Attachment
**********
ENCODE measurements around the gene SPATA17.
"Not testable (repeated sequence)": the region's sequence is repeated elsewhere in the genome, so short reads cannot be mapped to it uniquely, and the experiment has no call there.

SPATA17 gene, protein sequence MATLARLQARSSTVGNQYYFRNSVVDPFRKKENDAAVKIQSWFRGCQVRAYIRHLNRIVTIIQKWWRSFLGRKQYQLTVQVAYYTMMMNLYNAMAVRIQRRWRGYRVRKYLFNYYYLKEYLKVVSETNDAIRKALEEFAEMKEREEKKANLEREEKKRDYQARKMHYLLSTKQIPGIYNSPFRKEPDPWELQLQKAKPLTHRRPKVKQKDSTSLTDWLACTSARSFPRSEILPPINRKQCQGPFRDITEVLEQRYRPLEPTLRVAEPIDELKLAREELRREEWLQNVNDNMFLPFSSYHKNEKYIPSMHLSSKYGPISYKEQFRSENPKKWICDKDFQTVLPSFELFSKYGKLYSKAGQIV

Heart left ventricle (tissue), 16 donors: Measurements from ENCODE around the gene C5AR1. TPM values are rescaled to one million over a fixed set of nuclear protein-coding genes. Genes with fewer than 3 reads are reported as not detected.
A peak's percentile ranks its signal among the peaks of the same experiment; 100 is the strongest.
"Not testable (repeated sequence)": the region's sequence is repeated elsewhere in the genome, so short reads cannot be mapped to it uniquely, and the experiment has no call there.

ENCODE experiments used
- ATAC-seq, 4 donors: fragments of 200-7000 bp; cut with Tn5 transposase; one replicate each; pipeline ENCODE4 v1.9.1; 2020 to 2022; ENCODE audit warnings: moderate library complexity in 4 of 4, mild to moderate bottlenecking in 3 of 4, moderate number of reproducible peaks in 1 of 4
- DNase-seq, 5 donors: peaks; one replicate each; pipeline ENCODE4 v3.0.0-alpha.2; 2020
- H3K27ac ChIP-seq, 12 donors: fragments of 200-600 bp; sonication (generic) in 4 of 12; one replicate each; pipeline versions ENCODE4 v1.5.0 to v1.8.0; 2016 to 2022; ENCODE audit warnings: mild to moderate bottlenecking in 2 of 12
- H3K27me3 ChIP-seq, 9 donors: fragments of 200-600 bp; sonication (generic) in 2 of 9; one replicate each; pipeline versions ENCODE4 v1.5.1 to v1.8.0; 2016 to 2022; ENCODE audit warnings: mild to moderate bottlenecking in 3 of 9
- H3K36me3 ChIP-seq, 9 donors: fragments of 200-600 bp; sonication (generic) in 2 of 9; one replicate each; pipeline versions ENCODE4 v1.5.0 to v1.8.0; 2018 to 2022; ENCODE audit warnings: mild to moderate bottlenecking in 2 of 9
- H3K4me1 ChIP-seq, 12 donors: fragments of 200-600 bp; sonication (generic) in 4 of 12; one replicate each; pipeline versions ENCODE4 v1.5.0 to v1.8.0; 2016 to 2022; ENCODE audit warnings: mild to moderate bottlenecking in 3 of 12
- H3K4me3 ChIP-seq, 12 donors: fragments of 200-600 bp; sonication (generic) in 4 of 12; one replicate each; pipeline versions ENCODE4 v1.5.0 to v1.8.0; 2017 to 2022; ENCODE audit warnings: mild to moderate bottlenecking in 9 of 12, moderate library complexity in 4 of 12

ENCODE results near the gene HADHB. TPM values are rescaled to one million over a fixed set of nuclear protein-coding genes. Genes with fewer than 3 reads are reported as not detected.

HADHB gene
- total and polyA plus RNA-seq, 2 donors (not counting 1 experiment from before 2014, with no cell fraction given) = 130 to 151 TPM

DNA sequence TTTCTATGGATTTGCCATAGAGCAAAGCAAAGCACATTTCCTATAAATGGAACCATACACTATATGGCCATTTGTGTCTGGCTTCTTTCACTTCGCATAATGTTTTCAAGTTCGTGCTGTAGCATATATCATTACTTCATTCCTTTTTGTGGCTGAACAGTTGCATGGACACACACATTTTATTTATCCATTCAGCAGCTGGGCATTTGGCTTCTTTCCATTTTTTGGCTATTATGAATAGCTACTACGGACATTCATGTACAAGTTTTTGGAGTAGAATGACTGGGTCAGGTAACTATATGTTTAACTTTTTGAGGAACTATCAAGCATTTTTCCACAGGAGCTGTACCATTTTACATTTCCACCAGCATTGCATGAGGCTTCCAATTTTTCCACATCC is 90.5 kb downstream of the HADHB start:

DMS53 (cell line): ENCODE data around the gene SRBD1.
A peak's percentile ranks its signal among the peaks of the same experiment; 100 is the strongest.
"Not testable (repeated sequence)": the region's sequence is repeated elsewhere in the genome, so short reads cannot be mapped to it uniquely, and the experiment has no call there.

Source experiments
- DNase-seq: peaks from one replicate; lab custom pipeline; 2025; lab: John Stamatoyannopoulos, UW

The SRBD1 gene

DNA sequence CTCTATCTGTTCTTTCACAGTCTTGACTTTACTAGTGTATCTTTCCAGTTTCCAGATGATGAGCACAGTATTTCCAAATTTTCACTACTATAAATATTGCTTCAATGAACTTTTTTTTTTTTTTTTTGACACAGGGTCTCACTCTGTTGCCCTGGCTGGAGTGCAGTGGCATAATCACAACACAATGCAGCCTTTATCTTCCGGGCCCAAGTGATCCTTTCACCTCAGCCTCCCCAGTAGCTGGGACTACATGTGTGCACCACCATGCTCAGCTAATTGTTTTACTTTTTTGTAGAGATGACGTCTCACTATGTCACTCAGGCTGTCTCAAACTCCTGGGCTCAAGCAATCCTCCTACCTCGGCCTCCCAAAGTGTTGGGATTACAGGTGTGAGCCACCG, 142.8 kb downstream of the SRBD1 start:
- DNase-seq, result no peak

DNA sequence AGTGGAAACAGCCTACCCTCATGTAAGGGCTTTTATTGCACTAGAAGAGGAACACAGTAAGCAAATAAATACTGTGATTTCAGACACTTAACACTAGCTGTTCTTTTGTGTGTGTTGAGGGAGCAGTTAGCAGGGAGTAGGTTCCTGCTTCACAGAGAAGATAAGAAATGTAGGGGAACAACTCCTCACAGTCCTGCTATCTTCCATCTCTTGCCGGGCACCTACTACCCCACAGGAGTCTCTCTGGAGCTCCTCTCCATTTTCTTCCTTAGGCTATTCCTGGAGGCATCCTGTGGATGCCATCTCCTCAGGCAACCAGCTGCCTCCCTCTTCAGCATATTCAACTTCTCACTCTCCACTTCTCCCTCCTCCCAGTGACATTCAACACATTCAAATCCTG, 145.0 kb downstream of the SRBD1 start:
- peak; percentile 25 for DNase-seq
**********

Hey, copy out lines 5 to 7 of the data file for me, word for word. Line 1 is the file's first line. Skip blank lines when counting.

A peak's percentile ranks its signal among the peaks of the same experiment; 100 is the strongest.
"Not testable (repeated sequence)": the region's sequence is repeated elsewhere in the genome, so short reads cannot be mapped to it uniquely, and the experiment has no call there.

ENCODE experiments used